Voice/Vision Holocaust Survivor Oral History Archive

Saul Raimi - July 7, 1982

Collecting the Dead

Are there any other uh, experiences that stand out in your mind that--from Auschwitz or, or Buna?

Yeah, I can remember in Auschwitz before I was uh, sent to Buna. I was assigned--no, in Buchenwald especially--I was assigned to a commando, a commando for about two weeks collecting dead people who died in the camp. We had a tall wagon and about ten prisoners would pull it. Instead of horses, we were pulling it.


We never ran short of material. There were always dead littered around day in. You worked eight hours a day and there always dead to collect.

And what did you...

I remember also in Auschwitz a lot of time--quite a few hanging together hanging. Hanging five and ten and twelve people. And I also remember a few who escaped were brought back, shot, and their bodies were left uh, put up by the gate or they were hanged by the gate and we had to march by and, and when we went down to work, coming back to work, they were laying only for two or three days to see what happened if you tried to escape.

And the, the hangings everyone assembled out in the...

Everyone assembled. It was like a roll call, like a roll call was going on.


They were--they hanged them, so ??? There were days sometimes when somebody escaped, you had to stay there for about twenty-four hours 'til either they brought 'em back or they uh, told us to go back to the barracks. You could freeze to death over there and you had to stand there.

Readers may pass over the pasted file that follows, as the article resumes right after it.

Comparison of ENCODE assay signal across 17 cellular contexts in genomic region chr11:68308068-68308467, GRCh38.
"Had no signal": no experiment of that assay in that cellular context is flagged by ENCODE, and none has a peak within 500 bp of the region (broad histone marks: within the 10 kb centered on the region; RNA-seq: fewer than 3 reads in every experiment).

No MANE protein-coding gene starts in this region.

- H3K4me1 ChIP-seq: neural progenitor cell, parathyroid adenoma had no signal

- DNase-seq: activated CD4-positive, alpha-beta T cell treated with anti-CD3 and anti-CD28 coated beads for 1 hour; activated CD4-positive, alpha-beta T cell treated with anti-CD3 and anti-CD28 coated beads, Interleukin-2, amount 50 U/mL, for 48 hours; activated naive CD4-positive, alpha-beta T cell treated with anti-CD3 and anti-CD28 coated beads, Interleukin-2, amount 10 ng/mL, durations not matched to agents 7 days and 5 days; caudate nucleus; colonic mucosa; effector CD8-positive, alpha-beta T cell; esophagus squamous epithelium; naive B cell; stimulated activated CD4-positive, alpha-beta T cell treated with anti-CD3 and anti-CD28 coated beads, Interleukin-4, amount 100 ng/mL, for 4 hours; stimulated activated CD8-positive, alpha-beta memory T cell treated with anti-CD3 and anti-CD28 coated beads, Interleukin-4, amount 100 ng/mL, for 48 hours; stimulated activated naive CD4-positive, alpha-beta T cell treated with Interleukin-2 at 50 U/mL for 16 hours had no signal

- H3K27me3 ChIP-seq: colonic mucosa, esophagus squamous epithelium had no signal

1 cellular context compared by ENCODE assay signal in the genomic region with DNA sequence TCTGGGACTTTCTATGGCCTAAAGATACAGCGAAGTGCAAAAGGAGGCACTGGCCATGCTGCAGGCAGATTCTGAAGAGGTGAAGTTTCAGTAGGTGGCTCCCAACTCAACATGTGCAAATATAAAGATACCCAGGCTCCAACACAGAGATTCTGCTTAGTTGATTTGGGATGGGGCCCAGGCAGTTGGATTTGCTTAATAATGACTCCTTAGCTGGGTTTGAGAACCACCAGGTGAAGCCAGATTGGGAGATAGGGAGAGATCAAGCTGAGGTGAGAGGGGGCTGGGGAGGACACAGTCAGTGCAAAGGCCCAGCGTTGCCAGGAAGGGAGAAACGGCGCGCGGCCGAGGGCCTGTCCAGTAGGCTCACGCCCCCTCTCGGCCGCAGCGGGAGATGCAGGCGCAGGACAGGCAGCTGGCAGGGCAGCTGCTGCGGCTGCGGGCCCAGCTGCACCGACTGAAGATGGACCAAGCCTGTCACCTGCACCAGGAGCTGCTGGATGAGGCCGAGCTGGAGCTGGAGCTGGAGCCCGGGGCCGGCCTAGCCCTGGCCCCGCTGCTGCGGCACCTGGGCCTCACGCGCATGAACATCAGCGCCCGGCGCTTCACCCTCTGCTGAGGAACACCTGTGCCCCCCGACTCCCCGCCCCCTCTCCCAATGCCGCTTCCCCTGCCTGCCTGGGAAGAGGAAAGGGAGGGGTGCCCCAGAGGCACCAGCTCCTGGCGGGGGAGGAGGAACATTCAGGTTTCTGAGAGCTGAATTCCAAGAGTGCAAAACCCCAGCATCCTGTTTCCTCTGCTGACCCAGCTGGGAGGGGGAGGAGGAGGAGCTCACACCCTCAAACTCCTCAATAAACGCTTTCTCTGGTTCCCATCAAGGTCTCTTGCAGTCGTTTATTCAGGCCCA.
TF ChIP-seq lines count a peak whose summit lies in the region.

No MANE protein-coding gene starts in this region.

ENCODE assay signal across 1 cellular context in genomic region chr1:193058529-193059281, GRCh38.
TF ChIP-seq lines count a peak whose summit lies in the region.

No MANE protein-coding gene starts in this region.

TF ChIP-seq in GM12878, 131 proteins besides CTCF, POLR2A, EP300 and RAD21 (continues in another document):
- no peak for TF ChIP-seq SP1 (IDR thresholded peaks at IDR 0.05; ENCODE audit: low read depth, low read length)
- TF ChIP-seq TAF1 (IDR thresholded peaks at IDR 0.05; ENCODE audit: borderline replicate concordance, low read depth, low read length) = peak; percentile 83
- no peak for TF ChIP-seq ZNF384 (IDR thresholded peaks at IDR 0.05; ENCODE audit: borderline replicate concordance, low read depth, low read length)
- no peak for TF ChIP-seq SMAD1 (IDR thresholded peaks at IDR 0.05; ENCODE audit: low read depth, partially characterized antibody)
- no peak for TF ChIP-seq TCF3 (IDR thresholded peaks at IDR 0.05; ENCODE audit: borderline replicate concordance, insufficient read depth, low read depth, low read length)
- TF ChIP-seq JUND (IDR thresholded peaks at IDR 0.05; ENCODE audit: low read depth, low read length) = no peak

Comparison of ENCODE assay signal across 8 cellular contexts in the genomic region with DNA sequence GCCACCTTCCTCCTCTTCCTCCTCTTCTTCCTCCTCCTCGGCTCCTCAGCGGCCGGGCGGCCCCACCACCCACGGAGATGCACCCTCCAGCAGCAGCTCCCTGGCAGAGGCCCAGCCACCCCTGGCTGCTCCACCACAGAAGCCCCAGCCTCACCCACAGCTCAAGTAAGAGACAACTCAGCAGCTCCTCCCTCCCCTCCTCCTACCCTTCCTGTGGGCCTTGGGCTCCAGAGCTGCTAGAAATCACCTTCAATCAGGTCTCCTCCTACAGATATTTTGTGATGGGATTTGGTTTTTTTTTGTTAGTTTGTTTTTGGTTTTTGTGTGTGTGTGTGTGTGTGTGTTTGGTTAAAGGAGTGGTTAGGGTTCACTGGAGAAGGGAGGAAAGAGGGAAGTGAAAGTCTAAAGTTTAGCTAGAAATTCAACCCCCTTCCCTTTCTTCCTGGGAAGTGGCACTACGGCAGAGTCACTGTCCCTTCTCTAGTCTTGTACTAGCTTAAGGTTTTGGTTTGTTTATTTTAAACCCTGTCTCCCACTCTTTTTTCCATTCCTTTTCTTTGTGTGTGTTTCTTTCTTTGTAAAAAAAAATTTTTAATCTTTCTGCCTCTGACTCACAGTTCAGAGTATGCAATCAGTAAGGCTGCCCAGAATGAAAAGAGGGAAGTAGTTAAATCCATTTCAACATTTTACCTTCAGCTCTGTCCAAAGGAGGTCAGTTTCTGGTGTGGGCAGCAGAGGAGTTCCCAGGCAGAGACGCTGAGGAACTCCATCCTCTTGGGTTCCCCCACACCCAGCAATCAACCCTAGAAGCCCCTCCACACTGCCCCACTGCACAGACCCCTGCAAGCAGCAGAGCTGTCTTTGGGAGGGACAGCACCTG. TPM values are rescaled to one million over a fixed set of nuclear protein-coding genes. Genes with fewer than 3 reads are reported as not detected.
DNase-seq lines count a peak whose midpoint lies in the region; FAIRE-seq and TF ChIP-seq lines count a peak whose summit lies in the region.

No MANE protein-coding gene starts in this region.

Were there any...

And flogging, that was a common thing.


That was the--they had a special uh, table where the, the uh, uh, the feet were targeted that you couldn't move. That was also a public uh, like, like, like you read stories from the Middle Ages. The whole way. They call it the Appell, the Appell, the roll call. Would have you stay 'til they called the twenty-five or fifty. Either you did something wrong or you stole or you misbehaved at work. That was a common thing every day. Common occurrence. It's hard to remember after so many years.

Yes, I know.

Because I know that every day--there wasn't a day or there wasn't an hour where some--where something wasn't going on. Nothing happy, always involving trading, beating, dying and you got so hardened that dying or seeing death occur, dead people, didn't, didn't make any imp... any bad impression on you because you live with it actually. You live with it.

© Board of Regents University of Michigan-Dearborn